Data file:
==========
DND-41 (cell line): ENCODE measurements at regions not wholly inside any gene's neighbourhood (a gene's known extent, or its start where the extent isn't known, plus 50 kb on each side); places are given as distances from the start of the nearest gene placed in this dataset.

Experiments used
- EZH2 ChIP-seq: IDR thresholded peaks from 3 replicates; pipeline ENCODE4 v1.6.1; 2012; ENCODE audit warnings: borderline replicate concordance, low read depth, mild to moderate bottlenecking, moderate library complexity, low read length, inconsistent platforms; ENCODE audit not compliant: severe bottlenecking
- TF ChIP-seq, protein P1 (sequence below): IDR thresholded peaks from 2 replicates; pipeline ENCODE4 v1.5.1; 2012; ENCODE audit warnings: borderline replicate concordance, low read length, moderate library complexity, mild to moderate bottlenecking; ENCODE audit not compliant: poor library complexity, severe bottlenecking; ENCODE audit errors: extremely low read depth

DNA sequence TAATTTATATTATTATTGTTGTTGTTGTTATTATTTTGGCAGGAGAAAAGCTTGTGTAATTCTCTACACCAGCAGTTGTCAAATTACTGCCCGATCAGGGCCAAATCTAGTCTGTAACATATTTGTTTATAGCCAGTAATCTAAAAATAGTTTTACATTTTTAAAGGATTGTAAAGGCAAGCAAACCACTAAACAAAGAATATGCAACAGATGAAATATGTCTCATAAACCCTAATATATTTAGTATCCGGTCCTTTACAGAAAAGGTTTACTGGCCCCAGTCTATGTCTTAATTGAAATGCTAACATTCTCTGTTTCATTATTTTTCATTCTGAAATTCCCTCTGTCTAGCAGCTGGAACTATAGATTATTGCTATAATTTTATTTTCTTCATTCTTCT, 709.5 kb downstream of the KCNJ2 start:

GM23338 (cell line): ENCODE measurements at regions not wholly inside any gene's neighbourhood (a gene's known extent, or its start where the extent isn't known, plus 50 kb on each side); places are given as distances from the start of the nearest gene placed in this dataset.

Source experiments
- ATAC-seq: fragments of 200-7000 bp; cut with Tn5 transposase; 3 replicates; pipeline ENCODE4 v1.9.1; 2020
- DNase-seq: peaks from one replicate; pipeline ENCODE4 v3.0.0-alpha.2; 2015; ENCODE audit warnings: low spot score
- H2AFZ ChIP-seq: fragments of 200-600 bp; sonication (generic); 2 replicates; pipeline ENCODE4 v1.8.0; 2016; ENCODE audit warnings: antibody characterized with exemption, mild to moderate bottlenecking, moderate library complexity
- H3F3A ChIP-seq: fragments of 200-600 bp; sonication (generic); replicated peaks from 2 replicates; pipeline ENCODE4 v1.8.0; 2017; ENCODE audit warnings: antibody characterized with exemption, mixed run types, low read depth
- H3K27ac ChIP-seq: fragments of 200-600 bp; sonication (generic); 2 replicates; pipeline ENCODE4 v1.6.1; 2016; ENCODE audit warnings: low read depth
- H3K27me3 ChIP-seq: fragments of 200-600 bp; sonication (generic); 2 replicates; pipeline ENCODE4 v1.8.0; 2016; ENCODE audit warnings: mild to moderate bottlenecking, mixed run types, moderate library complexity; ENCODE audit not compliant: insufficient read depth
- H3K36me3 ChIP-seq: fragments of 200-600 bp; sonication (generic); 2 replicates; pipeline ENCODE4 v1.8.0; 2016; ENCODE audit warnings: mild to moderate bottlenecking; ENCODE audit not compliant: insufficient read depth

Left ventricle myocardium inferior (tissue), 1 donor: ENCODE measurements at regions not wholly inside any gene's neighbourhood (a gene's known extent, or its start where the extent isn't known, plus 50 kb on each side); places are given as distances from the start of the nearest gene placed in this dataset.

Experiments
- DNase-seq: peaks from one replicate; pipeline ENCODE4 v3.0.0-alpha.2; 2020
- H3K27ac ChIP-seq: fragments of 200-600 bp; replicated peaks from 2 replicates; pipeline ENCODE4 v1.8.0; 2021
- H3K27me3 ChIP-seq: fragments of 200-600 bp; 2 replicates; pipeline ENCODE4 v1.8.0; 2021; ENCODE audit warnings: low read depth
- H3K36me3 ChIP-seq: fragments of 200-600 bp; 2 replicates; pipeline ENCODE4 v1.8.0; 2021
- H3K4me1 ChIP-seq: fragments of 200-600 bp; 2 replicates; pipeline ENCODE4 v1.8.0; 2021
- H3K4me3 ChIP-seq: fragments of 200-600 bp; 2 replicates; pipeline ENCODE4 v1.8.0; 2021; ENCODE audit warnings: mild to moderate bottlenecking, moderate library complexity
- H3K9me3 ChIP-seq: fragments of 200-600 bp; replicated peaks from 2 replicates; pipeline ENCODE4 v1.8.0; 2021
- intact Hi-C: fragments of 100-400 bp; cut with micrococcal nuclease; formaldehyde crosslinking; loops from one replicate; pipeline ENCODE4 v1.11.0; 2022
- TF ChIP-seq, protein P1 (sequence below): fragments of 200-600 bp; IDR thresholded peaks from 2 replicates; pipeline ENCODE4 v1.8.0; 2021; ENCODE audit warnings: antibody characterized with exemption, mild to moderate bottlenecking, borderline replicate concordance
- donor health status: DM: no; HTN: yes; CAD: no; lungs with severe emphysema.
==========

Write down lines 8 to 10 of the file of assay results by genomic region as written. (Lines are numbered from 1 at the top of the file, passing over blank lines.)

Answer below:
- ATAC-seq: fragments of 200-7000 bp; cut with Tn5 transposase; 3 replicates; pipeline ENCODE4 v1.9.1; 2020
- DNase-seq: peaks from one replicate; pipeline ENCODE4 v3.0.0-alpha.2; 2015; ENCODE audit warnings: low spot score
- H2AFZ ChIP-seq: fragments of 200-600 bp; sonication (generic); 2 replicates; pipeline ENCODE4 v1.8.0; 2016; ENCODE audit warnings: antibody characterized with exemption, mild to moderate bottlenecking, moderate library complexity